What I didn't mention is that that production in 2010 was an evening of All Sondheim, done in honor of his 80th birthday.
So, if you enjoyed that one number, I figured why not pass along the whole freaking thing?
It's long -- just over two hours -- though there's a well-placed intermission (sorry, "interval"), so that might be a good play to split things up over a couple of sittings, if you're so inclined
In any event such as things, there will of necessity be choices of what to include and leave out that don't please everyone. I do think it odd to have nothing from West Side Story or Gypsy, though I do understand the decision, since they choice to focus solely on pieces that have both music and lyrics by Sondheim, not just lyrics. Still...he did write them, and they are, I'm sure, proud credentials in his portfolio. A three-minute medley of selections might have fit just fine.
Still, if that's their decision, the evening went wonderfully regardless. Some of it quite magnificent, in particular the sequence of Sweeney Todd in the second half, with Bryn Terfel re-creating his title role, along with Maria Friedman, some very nice material from Sunday in the Park with George, an excellent "Being Alive" from Company, sung by Julian Ovenden, and also Judi Dench, who only performs one number -- except for returning in the finale -- ah, but what a number. She was the original star of the London production of A Little Night Music, and every performance I've seen her give of "Send in..." oh, you know, has been spectacular. What she does this night is no different.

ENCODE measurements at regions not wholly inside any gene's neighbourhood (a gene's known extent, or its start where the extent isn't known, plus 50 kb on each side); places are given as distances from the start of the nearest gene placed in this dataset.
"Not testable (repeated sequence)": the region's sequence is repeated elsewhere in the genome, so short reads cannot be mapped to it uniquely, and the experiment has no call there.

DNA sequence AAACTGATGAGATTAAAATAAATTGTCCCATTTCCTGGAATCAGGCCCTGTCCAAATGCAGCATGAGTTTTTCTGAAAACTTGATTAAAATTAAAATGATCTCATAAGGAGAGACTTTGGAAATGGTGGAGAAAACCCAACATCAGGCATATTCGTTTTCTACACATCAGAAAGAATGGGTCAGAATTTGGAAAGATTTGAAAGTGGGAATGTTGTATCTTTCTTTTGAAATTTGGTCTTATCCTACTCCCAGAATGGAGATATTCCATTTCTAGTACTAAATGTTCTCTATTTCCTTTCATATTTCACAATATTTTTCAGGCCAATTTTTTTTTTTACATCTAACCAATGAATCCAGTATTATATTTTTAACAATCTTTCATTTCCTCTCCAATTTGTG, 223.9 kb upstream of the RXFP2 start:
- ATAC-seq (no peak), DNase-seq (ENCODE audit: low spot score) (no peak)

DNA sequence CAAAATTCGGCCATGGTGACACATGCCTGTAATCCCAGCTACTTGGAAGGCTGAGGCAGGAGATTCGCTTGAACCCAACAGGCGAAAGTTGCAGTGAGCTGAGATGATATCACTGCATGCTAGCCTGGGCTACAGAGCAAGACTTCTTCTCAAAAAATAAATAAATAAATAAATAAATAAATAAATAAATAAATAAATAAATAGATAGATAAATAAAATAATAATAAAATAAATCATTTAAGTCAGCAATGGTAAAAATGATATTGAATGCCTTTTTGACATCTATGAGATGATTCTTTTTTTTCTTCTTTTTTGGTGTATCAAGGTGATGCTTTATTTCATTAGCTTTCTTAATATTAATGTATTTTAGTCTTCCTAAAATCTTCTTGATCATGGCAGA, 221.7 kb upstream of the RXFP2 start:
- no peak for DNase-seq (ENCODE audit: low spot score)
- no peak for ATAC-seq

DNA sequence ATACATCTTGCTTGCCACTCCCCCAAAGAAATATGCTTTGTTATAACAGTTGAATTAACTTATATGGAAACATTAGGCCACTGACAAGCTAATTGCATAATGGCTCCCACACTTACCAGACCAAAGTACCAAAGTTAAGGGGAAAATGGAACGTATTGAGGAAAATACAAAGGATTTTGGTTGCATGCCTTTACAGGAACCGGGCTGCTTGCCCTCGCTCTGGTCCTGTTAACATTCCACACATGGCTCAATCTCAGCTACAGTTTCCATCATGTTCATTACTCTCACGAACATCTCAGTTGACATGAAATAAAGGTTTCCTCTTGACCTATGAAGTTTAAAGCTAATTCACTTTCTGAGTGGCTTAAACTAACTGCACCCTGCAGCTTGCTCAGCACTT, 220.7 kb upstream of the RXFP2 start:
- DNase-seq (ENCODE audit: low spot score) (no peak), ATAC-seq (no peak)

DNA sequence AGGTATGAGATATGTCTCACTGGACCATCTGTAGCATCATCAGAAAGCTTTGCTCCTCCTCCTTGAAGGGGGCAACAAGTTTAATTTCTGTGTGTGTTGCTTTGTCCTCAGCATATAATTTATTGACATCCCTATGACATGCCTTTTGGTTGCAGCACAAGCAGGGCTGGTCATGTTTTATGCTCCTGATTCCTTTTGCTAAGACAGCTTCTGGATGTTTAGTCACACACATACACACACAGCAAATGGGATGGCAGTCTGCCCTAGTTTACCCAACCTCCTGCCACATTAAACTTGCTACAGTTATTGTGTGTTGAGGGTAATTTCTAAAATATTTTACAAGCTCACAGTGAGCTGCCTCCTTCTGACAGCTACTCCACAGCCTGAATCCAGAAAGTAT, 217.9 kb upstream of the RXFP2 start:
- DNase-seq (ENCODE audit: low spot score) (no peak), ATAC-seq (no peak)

There's a wonderful interval, with behind the scenes footage of the rehearsals, old interviews with Sondheim, and clips of earlier productions and movies. (It's here that there's finally a reference to and clip of West Side Story, though nothing of Gypsy). And it's followed by a pleasant, live interview with Sondheim, who among other things gives (as he always does) full credit to the librettists of the shows he's worked on, saying that all his songs spring from the material and characters they came up with first, "They created something from nothing. I created something from something.")
One oddity is that none of the performers are credited, until the intermission (sorry, "interval") and very end. In addition to the aforementioned people, the remaining two are Jenna Russell and Caroline O'Connor (who I saw a few years ago with my dad in a tremendous production of Follies at the Chicago Shakespeare Festival. She's in a purple dress here).
Here then is the full, wonderful two-hour BBC Proms tribute.
And honestly, even if it wasn't any good, I'd still have posted this, just to be able to use the tile I came up with for this article...